Small Business Account Opened

Finally, my wife and I both had an opening in our schedules to meet down at our local credit union and get our small business account opened up for our little business venture. I am not sure if I have mentioned it in the past, but we have started a small web development company called Presstronic Studios, so I have an avenue to route any freelance work I do through.

For now I am hoping to keep it to a side business, but in a handful of years as the kids are all off to college and my wife gets back into the work force full time, that may change. The plan is to get to a point where I can go fulltime with my freelancing gig. I don’t see that happening for a handful of years, so I have time to build it out.

It does get me thinking though, of the steps others have gone through to run a successful part-time side business. We certainly have a game plan, but have not officially documented everything as of yet. In the coming weeks we will put together a business plan, and some contract templates.

We will also be working on our workflow that we will use to go from client requirements, through delivery of the different stages of development to final product and signoff.

I come from a larger more corporate environment so balancing that paperwork heavy world with a more free-form, though still lock solid contract realm of the freelance space will take some getting used to.

What resources have you found that helped you start your small business?

Image Credit: Tax Credits

 

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9 Replies to “Small Business Account Opened”

  1. Demian, from my experience I would recommend looking into a Business Networking group. The can be a great resource and support network, I am finding that some of the members of the group I joined are becomming good friends. The added benefit is that ususally the members are from different industries and they bring a very different perspective to how they approach business.

    One thing I missed when I left being an employee and became self-employed was the conversations that you have at work with your colleagues, not so much the general chit chat, but those conversations when you bounced ideas off each other or debated the best approach to tackle a problem.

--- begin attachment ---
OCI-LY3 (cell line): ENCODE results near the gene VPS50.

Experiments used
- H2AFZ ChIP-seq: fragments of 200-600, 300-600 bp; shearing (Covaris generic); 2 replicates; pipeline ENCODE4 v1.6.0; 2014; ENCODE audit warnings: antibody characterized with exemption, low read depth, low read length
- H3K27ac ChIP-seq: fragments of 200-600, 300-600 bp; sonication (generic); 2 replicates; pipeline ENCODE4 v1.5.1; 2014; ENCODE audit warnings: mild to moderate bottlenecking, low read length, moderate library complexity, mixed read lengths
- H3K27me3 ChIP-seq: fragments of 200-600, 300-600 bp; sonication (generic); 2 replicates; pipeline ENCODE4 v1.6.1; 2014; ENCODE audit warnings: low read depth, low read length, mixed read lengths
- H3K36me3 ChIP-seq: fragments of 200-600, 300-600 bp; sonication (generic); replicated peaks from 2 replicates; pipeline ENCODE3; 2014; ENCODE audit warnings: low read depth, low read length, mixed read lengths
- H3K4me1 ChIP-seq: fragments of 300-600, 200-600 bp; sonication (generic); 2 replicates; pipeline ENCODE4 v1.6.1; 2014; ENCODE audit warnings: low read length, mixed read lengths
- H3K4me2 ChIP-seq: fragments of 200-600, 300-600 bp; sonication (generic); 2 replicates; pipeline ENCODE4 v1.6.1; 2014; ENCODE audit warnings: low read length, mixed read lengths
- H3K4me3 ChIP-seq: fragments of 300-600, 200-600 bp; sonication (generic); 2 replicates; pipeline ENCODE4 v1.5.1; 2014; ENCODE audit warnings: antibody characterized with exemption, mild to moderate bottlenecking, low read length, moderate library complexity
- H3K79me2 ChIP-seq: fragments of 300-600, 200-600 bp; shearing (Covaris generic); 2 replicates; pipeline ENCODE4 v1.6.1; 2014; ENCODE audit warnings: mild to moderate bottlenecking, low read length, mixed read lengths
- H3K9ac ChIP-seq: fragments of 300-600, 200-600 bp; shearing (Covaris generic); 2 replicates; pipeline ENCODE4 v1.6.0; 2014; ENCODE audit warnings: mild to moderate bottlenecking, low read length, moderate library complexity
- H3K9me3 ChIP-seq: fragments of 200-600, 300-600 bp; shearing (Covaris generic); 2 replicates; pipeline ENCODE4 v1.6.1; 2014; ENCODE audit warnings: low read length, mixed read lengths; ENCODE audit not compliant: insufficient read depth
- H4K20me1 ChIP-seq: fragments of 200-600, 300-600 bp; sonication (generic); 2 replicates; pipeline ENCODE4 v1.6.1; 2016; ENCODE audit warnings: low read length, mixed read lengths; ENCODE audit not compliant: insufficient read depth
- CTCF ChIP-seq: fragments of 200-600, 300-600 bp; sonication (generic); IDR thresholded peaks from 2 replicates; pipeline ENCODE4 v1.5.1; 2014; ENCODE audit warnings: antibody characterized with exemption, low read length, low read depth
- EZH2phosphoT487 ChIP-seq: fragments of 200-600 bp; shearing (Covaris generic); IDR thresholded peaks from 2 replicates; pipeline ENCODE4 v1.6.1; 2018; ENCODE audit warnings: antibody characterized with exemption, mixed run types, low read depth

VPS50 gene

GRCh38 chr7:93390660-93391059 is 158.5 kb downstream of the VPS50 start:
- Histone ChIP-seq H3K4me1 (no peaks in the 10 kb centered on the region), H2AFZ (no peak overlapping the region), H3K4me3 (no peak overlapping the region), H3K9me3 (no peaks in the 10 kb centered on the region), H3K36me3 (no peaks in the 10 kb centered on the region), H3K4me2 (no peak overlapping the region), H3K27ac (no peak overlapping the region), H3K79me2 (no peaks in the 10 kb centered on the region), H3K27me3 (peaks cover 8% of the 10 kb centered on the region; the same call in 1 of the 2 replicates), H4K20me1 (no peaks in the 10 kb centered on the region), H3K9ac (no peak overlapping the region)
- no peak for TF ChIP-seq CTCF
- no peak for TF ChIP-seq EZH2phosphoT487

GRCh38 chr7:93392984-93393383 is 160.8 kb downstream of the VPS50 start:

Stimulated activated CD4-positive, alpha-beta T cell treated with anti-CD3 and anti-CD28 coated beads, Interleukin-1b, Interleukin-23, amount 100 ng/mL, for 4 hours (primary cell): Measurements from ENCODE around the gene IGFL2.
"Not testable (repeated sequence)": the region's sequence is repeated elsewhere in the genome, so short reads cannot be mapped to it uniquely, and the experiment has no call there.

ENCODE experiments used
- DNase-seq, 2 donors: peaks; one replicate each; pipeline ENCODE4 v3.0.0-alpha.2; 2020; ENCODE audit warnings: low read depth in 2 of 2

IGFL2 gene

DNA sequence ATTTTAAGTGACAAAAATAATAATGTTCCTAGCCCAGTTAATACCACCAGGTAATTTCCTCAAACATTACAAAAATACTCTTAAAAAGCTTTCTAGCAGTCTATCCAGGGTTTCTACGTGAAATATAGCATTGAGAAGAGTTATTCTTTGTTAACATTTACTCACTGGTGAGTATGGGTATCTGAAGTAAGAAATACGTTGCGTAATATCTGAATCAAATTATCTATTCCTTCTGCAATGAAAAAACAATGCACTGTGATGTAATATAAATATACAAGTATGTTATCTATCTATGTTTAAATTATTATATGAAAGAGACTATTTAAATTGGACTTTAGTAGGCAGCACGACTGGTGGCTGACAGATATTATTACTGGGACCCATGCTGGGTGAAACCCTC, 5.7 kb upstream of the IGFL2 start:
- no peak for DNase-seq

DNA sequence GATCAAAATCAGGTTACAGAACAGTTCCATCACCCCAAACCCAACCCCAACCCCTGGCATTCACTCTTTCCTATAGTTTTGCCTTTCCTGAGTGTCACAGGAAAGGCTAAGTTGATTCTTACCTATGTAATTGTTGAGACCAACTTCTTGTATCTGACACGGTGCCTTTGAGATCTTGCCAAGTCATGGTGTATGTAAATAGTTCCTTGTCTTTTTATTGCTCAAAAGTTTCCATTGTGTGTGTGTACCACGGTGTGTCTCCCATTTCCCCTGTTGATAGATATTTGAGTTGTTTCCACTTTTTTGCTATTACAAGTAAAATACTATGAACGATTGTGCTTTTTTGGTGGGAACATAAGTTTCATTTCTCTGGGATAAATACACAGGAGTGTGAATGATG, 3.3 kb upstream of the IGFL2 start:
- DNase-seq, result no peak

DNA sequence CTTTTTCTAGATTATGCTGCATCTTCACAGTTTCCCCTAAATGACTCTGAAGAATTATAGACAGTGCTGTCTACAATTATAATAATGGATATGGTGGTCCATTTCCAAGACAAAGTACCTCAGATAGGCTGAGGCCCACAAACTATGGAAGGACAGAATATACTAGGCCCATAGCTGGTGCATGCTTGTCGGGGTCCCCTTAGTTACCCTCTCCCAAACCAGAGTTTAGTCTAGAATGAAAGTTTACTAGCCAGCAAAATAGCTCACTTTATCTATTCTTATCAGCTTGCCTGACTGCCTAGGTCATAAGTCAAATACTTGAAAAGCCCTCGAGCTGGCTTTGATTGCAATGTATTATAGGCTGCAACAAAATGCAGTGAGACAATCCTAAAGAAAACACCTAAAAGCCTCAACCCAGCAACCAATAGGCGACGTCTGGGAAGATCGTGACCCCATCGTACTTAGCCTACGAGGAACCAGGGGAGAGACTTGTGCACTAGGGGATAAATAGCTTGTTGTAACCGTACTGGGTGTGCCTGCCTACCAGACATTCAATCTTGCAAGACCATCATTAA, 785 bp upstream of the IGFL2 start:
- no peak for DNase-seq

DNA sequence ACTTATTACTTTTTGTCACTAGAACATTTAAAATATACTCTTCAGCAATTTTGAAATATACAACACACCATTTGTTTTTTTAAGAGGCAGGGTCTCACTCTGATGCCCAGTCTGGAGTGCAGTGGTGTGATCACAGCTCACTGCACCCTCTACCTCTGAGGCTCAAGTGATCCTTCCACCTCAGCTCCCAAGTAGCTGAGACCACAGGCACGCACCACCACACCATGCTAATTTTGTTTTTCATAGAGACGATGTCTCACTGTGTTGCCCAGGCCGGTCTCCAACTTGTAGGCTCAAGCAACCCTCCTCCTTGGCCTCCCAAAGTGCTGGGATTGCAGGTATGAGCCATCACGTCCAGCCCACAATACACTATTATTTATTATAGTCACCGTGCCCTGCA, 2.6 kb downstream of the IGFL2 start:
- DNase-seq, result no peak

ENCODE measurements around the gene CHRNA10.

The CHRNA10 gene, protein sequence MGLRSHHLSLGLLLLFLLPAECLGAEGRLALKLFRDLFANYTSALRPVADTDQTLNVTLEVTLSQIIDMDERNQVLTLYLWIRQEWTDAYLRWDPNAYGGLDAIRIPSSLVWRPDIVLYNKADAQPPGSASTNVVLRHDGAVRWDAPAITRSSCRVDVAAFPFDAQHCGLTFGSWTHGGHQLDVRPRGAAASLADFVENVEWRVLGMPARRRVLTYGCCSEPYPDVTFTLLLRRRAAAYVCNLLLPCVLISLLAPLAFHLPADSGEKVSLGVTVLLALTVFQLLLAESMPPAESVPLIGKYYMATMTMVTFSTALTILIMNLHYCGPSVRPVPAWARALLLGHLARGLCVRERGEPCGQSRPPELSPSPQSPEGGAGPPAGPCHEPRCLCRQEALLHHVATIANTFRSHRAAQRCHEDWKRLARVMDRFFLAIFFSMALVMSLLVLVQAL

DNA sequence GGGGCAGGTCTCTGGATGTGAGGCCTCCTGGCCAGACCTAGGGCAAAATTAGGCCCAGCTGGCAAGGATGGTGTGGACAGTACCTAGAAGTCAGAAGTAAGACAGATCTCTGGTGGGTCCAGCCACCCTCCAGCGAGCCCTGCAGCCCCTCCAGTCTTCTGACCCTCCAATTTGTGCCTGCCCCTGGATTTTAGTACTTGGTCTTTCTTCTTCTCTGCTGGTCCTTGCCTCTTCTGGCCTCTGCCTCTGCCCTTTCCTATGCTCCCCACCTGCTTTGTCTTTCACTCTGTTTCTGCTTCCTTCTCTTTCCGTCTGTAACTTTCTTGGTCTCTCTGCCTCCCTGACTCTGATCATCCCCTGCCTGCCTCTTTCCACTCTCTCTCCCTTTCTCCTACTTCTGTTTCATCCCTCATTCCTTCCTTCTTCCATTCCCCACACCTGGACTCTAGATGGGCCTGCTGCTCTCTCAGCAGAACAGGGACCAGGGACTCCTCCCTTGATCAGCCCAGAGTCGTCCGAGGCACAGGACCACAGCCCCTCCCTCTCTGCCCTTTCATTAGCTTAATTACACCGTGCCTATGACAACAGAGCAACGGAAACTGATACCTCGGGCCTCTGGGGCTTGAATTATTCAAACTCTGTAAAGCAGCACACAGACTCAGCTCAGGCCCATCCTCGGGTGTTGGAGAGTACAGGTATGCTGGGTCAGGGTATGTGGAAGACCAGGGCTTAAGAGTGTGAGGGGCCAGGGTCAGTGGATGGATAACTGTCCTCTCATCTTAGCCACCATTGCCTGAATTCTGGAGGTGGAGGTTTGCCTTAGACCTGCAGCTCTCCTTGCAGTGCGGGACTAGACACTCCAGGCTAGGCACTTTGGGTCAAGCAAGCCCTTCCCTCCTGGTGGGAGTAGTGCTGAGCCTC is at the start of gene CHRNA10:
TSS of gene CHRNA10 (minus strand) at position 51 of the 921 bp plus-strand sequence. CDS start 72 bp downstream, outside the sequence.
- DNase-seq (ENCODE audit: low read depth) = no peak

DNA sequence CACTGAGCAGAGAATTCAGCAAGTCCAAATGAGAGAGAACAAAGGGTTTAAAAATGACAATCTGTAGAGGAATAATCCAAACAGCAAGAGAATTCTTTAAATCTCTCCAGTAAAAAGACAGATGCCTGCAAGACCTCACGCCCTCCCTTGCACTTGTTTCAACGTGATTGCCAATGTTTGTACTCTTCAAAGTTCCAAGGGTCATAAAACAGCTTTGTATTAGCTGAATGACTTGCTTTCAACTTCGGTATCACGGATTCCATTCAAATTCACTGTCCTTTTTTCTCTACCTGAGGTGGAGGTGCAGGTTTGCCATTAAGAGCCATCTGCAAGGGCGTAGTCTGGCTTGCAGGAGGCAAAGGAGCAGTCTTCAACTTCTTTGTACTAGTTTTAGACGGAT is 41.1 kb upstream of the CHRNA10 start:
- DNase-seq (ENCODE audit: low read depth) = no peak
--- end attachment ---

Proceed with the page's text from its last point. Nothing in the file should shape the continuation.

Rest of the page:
Just be careful as some of these groups are solely focused around referrals, and put a lot a pressure on their members to be referring customers mainly to the benefit to the members who have been around the longest.

    Good luck with the new venture.

    1. Good info, thanks Brendan. I will check out some local business groups.

      I know what you mean about missing the human element. I think I will reach out to others that I know freelance at co-working locations and spend some time there when I take this full time.

  2. I consulted independently from 1997 to 2003, worked in a larger pharma for ten years, then returned to consulting again in 2013. The administrative tasks are tedious but manageable.

    Advice:

    Insurance is absolutely necessary. Errors and omission.

    Agree with Brendan about networking groups. Just be sure not too invest too much time. Pick one group and attend meetings regularly.

    1. Thankfully my wife is basically going to manage the business. I can focus on the clients requirements and the implementation.

      I am considering Insurance, especially if i end up offering site management and hosting services.

      Thanks for the info!

          1. Unfortunately for me, because my clients tend to be large enterprises and I have access to very sensitive information and critical system information, I am required to carry E&O, be bonded, have disability etc. I spend almost $3000 yearly in business insurance.

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